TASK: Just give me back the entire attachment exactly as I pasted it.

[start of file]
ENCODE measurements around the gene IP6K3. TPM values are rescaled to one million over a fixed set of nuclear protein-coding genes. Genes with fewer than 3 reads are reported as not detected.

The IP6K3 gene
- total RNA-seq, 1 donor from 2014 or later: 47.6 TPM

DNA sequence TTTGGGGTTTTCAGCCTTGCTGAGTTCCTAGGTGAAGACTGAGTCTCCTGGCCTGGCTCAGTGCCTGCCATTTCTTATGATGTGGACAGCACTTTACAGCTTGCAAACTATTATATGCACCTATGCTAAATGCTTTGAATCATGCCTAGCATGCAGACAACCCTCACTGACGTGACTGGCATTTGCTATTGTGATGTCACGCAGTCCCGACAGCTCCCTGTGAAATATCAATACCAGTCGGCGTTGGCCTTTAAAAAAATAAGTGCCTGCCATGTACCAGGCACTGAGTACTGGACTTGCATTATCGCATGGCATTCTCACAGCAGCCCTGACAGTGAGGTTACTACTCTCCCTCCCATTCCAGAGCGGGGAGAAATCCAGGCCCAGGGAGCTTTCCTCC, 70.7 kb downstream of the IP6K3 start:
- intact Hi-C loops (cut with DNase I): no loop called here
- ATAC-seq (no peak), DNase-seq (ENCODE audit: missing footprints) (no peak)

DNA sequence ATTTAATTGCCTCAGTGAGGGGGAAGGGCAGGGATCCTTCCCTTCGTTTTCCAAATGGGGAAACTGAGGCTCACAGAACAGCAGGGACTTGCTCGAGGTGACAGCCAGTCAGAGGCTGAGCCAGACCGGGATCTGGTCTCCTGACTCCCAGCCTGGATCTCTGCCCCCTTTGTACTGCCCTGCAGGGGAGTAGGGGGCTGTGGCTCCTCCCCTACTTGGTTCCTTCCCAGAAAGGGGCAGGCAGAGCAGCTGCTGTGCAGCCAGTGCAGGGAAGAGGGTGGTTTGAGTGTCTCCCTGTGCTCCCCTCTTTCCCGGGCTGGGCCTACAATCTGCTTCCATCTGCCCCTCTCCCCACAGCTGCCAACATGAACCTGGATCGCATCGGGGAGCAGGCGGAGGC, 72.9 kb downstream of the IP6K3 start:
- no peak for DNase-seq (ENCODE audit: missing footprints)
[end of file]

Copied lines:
ENCODE measurements around the gene IP6K3. TPM values are rescaled to one million over a fixed set of nuclear protein-coding genes. Genes with fewer than 3 reads are reported as not detected.

The IP6K3 gene
- total RNA-seq, 1 donor from 2014 or later: 47.6 TPM

DNA sequence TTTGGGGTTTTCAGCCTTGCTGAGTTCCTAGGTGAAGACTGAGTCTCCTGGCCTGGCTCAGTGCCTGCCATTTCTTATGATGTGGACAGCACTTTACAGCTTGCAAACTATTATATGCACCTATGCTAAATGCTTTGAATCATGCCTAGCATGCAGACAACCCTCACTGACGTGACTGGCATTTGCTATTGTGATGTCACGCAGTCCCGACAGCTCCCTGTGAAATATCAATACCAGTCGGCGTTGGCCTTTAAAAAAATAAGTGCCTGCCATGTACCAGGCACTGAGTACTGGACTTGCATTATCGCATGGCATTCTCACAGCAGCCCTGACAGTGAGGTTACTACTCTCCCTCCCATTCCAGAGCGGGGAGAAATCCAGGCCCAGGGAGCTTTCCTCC, 70.7 kb downstream of the IP6K3 start:
- intact Hi-C loops (cut with DNase I): no loop called here
- ATAC-seq (no peak), DNase-seq (ENCODE audit: missing footprints) (no peak)

DNA sequence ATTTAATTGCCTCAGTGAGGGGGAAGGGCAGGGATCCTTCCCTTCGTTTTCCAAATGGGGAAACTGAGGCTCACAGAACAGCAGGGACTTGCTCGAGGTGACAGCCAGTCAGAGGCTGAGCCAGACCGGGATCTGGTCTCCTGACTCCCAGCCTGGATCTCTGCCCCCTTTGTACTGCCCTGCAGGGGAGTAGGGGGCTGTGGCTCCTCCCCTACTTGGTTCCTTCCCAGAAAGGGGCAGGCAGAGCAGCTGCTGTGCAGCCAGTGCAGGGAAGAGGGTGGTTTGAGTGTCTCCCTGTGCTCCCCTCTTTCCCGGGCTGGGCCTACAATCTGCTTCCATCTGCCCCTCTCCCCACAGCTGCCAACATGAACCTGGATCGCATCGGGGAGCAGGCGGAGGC, 72.9 kb downstream of the IP6K3 start:
- no peak for DNase-seq (ENCODE audit: missing footprints)